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Let $\hat{M}$ be a branched double cover of $M$. Is there a way to lift a Riemannian metric $g$ on $M$ to get a smooth Riemannian metric $\hat{g}$ on $\hat{M}$. Moreover, if $g$ has nonnegative sectional curvature, does $\hat{g}$ also have nonnegative sectional curvature provided that such a lift $\hat{g}$ exists?

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Basically, the answer is 'no'. Consider the case of a compact Riemann surface $M$ of genus $g>1$ branched over the Riemann sphere $\mathbb{CP}^1$ (which has genus $g=0$) by a nonconstant holomorphic map $h:M\to \mathbb{CP}^1$. This doesn't induce a canonical smooth metric on $M$, even if you start with a constant positive curvature metric on $\mathbb{CP}^1$. Moreover, it is known that there is no metric on $M$ of nonnegative sectional curvature, let alone a natural one.

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In this setting, the "natural" thing to do is to pull-back your metric of choice on the base $M,$ obtaining a metric on $\hat{M}$ which will have singularities (i.e. failure of positive definiteness) along the branching locus. On the complement of these singularities the covering projection is (by definition) a local isometry, and thus curvature properties of the base metric will remain on that part of $\hat{M}.$ In the case of Riemann surfaces presented as branched covers over $\mathbb{CP}^1,$ these pulled back "metrics" will have conical singularities at the ramification points of the covering map. I don't know the history at all, but I would be interested to know if the original interest in metrics with conical singularities arose from these examples; it seems feasible.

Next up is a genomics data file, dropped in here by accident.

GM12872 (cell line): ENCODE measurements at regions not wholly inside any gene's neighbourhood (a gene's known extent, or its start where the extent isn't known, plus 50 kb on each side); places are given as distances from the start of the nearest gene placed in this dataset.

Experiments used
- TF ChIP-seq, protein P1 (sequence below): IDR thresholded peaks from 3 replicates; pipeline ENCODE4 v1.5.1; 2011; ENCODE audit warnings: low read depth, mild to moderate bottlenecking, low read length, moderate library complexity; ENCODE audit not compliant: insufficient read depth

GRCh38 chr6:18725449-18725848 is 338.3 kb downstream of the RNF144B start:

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I think it more likely that the interest in conical singularities arose by going in the other direction: passing to some kind of orbifold quotient space $M \to Q$. Under such a quotient, the cone singularities have angle $<2\pi$ and therefore have infinitesmal negative curvature, which is good; under a covering the cone singularities have angle $>2 \pi$ and therefore have infinitesmal positive curvature, which is not so good. – Lee Mosher Apr 21 '14 at 20:42
This kind of distinction can be seen in Thurston's orbifold theorem, for example. – Lee Mosher Apr 21 '14 at 20:44

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